The Steffensen clan is enormous: more than 200 relatives spread over three generations, many of the youngest are now dispersed from Iowa to New York and beyond. Although heart trouble is common in the family, it had never struck anyone as unusual. "I attributed it to diet," shrugs Tina, a slim 38-year-old and the family's only vegetarian.

It was a reasonable conclusion. The Steffensens were raised on the kind of farm food that the state is famous for—ham balls, meatloaf, pie, macaroni and cheese—and still popular even as careers have moved indoors. Driving north through cornfields to meet some of the family in Buffalo Center, I dined at a restaurant offering deep-fried sandwiches. A single ham and cheese hoagie—clunked in hot fat and served sizzling—seemed capable of stopping a heart all on its own.

But could the high incidence of heart trouble among the Steffensens be related to something else besides high-fat diets? Eleven years after Don's attack, his wife, Barbara, happened to overhear a doctor describing a study about the genetics of heart attacks.

Curious, Don and 20 of his relatives each sent a vial of blood to the Cleveland Clinic, where the research was being conducted. Eric Topol, a cardiologist and genetics researcher at the clinic, spent a year studying their DNA. Each person's genome comes with millions of individual variations, but Topol was looking for something distinctive—and shared only by the members of the clan with heart trouble. The mutation he and his team finally spotted, in a gene called MEF2A, produced a faulty protein. "We knew we had something," Topol says. "But the question was: How does this sick protein, present at birth, lead to heart attacks 50 years later in life?"

Topol himself is as lean as a greyhound and weathered in a cowboyish way. He talks slowly and eats minimally: salads for dinner and high-fiber cereal for breakfast. He doesn't eat lunch at all. Like almost every cardiologist I've talked to, he takes statins preventively, and his cholesterol count is a low 135. His children, 22 and 25, also eat uncommonly well for their ages. "People have looked at the cadavers of men in their 20s who died in car accidents or as casualties of war, and nearly all had arterial cholesterol deposits," Topol said as we walked to his lab. "This disease starts much earlier than people realize."

Using endothelial cells (which line the inside of the artery wall) grown in culture, Topol set about figuring out what the MEF2A mutation does. He and his coworkers created some cells carrying the Steffensen variant, and others with the normal form of the protein. Both cell proteins were tagged fluorescent green so their locations could be visualized on a computer screen. The resulting images revealed a striking difference.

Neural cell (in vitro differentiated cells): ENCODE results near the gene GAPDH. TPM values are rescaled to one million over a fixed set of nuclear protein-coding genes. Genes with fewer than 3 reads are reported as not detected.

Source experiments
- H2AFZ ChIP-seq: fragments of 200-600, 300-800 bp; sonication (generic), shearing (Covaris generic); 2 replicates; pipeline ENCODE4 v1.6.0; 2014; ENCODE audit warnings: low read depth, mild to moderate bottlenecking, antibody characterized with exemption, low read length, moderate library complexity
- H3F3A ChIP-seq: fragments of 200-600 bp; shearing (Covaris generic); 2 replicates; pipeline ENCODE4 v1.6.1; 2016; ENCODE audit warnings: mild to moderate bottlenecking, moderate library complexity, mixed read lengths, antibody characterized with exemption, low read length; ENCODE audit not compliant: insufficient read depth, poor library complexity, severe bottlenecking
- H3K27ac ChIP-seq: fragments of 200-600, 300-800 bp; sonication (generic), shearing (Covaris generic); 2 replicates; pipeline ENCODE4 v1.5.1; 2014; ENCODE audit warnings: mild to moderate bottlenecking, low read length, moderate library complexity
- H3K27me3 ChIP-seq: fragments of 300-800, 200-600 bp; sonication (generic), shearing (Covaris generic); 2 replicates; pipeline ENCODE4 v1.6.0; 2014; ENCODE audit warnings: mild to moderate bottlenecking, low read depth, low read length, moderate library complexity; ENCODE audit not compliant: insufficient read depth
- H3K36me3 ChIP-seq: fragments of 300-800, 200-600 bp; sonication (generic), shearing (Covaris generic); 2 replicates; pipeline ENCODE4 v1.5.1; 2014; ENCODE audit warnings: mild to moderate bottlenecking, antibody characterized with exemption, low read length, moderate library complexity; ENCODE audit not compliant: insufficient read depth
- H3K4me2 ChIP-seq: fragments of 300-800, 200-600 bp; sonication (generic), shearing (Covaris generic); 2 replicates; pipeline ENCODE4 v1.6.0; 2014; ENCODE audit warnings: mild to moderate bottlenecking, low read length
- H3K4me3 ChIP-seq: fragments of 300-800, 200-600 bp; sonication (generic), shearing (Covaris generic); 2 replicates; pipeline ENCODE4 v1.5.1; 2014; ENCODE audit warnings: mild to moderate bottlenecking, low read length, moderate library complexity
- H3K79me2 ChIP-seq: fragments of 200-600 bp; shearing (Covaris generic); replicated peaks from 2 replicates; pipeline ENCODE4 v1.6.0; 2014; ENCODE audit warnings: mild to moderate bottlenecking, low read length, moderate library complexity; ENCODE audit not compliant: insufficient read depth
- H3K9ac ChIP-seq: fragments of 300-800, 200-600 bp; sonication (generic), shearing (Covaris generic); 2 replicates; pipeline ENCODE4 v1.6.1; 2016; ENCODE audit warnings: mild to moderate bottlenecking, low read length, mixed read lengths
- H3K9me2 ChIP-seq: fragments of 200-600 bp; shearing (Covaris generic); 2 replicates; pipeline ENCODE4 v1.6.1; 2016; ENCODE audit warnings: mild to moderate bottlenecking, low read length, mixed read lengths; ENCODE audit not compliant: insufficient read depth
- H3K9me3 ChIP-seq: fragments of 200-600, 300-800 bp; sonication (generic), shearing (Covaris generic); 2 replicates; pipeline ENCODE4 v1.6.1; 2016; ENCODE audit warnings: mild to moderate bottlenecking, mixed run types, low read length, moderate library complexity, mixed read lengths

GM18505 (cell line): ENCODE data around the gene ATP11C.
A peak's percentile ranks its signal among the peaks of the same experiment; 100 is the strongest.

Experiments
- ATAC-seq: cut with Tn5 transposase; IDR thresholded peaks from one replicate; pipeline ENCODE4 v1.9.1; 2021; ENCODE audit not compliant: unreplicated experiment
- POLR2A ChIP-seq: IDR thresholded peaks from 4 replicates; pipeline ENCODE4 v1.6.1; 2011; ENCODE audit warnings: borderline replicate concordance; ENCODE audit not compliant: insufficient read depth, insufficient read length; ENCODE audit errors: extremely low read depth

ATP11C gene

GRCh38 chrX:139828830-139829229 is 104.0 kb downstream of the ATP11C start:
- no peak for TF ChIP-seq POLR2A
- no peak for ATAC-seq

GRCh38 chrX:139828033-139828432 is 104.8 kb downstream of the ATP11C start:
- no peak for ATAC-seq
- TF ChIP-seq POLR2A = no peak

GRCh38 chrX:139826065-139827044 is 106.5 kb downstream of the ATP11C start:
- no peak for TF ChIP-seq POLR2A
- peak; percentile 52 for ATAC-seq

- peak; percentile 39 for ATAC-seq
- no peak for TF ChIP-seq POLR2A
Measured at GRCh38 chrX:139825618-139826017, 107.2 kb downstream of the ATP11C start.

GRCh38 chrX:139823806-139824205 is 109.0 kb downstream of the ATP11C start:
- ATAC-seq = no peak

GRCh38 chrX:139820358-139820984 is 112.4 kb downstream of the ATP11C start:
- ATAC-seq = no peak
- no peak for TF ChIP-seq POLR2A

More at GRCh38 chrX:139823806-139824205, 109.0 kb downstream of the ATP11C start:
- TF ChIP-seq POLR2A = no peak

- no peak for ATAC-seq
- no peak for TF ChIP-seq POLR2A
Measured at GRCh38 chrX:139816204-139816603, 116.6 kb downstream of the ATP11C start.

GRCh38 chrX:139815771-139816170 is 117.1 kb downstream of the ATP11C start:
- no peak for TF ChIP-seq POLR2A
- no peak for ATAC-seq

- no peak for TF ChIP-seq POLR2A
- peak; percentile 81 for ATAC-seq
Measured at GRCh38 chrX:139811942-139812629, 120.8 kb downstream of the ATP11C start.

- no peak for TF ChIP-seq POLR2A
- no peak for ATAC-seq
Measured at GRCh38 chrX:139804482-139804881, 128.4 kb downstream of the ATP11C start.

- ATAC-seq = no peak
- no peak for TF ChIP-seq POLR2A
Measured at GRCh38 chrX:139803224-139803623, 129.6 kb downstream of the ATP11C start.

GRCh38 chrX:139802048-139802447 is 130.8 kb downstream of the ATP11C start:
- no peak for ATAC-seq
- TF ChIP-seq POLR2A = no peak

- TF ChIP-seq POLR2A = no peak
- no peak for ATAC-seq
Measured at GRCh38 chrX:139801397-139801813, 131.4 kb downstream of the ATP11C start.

In a normal cell, all the MEF2A protein was inside the nucleus; on the screen, the cell resembled a fried egg with a fluorescent green yolk. But in the cells carrying the mutated version, the nucleus did not glow; instead the cell membrane was edged by a thin, luminous green line: a layer of MEF2A protein, trapped where it cannot serve its usual purpose. Topol believes that this defect affects the integrity of the coronary artery walls, rendering them more vulnerable to cracking when the plaque embedded in them ruptures. And each crack brings an increased chance of a heart attack.

Since this discovery, the Steffensens have become famous, appearing on shows like 60 Minutes II. Their mutant gene turns up in a Robin Cook novel titled Marker, about a health insurance company in New York that secretly screens patients for the MEF2A mutation and then kills them to preempt future medical-care payouts. Lively reading, but the Steffensen gene is an unlikely target for an insurance company, in part because it is an uncommon genetic defect.

Topol's study did find that although dysfunctional MEF2A is very rare, the chance of heart disease in those carrying it may approach 100 percent. Most other genetic variations identified thus far increase the risk by much less. As it turns out, Topol himself carries a bum gene: apoE4, which affects inflammation in the arteries. Unlike MEF2A, it is common; every fourth person has it.

"Heart disease is not a one- or two-gene problem," says Steven Ellis, a Cleveland Clinic cardiologist who oversees a 10,000-person genetic study known as GeneBank that collects DNA samples from patients who enter hospitals with atherosclerosis. Ellis, like most cardiac researchers, suspects that dozens of genes end up contributing to a predisposition: Some affect arterial integrity, others inflammation (which both causes and exacerbates arterial cracks), and still others the processing of lipids (the fats and cholesterol that turn into plaques). Of the several dozen genes, each may contribute just one percent to a person's total risk—an amount that may be compounded, or offset, by outside factors like diet. As one doctor told me, any person's heart attack risk is "50 percent genetic and 50 percent cheeseburger."

The point of tracking down all these small mutations, Ellis explains, is to create a comprehensive blood test—one that could calculate a person's genetic susceptibility by adding up the number of risky (and, eventually, beneficial) variables. Combined with other important factors, such as smoking, weight, blood pressure, and cholesterol levels, doctors could decide which patients need aggressive treatment, such as high-dose statins, and which ones are likely to benefit from exercise or other lifestyle changes. Some genes already can predict whose cholesterol level will respond strongly to dietary changes and whose won't. Assessing risk is crucial, Ellis says, because heart disease is often invisible. In fact, 50 percent of men and 64 percent of women who the of heart disease the suddenly, without experiencing any previous symptoms.